Intel Thunderbolt Ups the I/O Ante
The race to faster connection links, both internal and external, have driven the connector industry to develop entirely new products that have bumped their rated bandwidth from a few hundred megahertz to 25+ Gb/s. The introduction of the universal serial bus (USB) 3.0 caused some skeptics to question the practical value of 5 Gb/s I/O links, as so few applications could take advantage of that data rate. USB 3.0 is now appearing on a host of computers and peripherals, which enable them to support new generations of emerging high-speed applications.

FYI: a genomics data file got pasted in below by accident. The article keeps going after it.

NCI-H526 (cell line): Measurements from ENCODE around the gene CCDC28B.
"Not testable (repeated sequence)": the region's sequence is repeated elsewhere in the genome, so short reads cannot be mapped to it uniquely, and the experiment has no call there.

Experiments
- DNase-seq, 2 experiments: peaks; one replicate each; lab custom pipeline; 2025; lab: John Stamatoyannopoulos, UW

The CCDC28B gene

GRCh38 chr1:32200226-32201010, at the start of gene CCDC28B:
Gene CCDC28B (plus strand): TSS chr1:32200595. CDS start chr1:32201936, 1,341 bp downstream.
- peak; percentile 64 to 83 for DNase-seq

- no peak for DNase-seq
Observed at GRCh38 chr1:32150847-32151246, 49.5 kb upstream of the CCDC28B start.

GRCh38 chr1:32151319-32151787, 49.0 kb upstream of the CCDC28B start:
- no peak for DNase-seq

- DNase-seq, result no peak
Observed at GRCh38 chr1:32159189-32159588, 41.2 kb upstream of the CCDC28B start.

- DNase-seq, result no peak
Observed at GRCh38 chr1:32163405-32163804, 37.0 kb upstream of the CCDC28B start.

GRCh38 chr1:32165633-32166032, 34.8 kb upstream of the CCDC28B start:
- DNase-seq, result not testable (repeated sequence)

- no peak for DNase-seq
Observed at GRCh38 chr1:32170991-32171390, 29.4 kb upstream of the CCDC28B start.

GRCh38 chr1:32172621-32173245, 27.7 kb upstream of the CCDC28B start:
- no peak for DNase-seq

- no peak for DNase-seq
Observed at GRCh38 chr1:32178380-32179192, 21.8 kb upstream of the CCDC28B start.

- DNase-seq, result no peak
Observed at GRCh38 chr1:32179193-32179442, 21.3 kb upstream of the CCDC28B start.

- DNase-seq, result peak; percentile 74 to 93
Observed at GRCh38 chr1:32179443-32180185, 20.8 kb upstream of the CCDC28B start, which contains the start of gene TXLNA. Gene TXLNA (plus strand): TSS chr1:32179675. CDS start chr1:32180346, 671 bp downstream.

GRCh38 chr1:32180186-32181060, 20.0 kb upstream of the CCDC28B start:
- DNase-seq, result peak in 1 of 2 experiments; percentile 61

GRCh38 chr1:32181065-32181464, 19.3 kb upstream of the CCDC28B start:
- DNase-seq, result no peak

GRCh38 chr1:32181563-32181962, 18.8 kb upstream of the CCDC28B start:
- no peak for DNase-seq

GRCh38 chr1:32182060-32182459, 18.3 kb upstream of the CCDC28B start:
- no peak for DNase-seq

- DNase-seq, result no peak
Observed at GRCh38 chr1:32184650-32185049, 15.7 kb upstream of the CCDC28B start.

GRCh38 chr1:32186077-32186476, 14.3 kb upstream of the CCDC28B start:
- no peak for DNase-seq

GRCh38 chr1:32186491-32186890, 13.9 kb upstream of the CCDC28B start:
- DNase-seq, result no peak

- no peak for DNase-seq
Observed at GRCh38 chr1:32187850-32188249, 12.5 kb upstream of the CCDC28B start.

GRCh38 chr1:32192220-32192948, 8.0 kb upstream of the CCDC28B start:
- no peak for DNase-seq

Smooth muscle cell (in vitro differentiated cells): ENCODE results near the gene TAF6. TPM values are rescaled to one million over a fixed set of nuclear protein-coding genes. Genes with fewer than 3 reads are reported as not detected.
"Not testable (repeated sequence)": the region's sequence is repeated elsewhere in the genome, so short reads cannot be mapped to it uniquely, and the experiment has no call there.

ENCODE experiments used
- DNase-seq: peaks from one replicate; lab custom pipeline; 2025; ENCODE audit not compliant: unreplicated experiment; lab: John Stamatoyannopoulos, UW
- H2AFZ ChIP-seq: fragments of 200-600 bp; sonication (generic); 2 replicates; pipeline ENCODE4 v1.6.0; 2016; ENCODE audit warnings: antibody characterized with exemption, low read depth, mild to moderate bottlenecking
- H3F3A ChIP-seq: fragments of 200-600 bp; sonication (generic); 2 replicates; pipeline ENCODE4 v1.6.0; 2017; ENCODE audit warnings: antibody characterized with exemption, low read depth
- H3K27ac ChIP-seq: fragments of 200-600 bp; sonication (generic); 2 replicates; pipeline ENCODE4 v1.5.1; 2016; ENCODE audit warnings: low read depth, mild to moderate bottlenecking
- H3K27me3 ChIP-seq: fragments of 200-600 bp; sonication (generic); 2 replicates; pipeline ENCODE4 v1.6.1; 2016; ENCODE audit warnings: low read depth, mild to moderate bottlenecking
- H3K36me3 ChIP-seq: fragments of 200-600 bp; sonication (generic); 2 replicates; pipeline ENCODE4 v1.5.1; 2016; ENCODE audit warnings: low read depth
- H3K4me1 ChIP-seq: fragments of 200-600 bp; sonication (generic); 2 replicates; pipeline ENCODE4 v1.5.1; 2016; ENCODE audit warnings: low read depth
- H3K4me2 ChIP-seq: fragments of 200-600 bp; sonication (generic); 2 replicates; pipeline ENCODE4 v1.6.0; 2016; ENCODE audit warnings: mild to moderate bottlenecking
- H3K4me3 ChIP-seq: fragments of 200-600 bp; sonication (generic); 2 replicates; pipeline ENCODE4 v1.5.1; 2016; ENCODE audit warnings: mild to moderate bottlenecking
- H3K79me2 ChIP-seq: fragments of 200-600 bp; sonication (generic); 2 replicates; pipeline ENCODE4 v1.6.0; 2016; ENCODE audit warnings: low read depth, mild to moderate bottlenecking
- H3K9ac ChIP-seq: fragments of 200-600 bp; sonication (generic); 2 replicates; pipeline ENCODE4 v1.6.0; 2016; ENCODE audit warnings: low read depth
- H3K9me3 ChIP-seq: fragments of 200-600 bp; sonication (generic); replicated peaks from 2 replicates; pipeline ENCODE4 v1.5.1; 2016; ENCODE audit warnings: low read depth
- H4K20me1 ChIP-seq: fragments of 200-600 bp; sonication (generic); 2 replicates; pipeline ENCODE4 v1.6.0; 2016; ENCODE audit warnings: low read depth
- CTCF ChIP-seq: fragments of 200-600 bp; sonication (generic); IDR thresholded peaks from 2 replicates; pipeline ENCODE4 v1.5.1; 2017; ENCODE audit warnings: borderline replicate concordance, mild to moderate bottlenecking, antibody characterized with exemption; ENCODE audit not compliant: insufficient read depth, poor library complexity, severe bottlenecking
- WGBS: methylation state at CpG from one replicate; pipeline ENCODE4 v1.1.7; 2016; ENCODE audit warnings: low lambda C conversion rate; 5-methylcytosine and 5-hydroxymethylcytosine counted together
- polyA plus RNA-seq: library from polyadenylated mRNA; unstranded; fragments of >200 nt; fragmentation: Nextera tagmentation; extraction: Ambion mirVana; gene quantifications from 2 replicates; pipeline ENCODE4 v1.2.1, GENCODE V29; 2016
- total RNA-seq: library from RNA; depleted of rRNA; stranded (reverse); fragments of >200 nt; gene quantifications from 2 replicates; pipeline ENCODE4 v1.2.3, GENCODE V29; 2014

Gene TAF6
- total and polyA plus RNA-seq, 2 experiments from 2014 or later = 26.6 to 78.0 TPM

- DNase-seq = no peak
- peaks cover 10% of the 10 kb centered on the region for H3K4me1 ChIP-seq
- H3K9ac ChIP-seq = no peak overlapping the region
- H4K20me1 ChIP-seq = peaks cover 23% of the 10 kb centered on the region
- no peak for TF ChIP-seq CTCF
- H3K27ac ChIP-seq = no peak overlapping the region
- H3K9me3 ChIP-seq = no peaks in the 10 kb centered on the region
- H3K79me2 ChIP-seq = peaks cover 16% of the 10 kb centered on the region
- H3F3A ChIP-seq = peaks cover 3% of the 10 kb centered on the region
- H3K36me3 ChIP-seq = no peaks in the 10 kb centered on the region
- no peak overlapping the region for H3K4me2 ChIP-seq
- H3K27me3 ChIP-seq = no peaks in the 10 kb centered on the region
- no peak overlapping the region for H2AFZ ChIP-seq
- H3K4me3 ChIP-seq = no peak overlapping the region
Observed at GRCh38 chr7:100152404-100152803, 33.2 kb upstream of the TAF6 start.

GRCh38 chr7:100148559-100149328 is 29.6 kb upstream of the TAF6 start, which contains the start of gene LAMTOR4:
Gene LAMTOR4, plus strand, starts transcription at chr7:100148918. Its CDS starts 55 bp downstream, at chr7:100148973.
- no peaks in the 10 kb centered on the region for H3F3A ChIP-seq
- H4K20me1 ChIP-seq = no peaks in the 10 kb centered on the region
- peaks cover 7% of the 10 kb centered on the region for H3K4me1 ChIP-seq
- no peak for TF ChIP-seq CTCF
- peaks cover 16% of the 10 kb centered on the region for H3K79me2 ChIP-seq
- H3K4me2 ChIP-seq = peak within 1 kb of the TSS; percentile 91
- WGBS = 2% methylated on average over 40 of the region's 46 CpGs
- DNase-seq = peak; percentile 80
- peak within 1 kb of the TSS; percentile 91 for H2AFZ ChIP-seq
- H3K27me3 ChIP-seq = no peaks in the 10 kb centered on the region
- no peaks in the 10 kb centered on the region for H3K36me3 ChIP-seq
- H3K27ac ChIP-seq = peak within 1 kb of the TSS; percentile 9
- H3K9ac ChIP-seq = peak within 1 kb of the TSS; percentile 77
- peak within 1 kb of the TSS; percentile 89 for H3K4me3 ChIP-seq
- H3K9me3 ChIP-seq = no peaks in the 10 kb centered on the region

In September 2009, Intel demonstrated their LightPeak technology, a high-speed optic interface that would initially be rated at 10 Gb/s, but could conceivably be increased as demand for higher data rates developed. Little additional news about LightPeak surfaced until February 24, 2011, when Apple Computer introduced several new MacBook Pro notebooks that sported a new copper 10 Gb/s I/O port.
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